“Are you okay?” he asked her. She looked unhappily at him and nodded, but said nothing. “Is this man your husband?” he asked, pointing to Bill. She nodded, yes. “Are you happy to go with him?” She seemed to think for a second, then nodded in the affirmative.

“I’m leaving now,” she said in a robotic tone. “Thanks for all your help. I’m sorry if I’ve been a burden.”

“No, you haven’t been a burden. I’m concerned.”

She cocked her head and gave him an inquisitive look. “Oh,” she said. Before he could say anything more, Bill took her arm and steered her toward the path leading to the dock. She turned and looked toward Garrett, a faint smile pulling up the corners of her mouth, then she turned away, her hair blowing the breeze. Jack followed dutifully behind, holding her clothes under his arm.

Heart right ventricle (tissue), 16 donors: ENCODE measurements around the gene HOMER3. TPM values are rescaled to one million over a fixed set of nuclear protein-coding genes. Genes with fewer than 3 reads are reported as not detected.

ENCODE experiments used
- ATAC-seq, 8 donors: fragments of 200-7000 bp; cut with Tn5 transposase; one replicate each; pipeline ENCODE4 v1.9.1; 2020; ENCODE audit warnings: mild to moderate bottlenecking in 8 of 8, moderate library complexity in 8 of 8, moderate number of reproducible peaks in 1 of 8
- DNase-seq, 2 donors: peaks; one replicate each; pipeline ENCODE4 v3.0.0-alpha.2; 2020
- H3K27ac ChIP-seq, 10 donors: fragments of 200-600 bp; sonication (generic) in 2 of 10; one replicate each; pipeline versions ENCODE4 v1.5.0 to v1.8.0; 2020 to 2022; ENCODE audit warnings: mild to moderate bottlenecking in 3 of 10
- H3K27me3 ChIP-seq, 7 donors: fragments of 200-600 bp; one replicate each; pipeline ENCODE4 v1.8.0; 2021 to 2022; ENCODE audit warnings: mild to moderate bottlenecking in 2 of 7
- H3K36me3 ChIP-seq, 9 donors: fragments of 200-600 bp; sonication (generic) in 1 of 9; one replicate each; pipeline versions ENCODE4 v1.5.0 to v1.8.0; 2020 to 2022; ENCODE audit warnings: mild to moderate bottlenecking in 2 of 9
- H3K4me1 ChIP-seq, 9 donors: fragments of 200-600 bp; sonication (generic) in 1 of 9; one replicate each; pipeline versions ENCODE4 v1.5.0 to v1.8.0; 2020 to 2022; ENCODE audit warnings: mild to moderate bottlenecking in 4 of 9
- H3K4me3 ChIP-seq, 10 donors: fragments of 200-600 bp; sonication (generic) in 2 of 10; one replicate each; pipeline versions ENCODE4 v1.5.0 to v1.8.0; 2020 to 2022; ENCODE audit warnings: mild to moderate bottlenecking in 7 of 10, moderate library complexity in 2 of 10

Garrett watched the strangers take her onto the small boat and push off from the dock. They made the rookie mistake of not starting the outboard until they were clear of shore, and the boat started to drift in the current. Bill pushed off a large rock while Jack yanked on the outboard starter rope. Garrett would have been amused, had the circumstance not been so unsettling. The engine finally cranked up in a fit of blue smoke and the boat roared off.

He stood at the top of the trail, watching until they were out of sight, then turned and walked back to the cottage.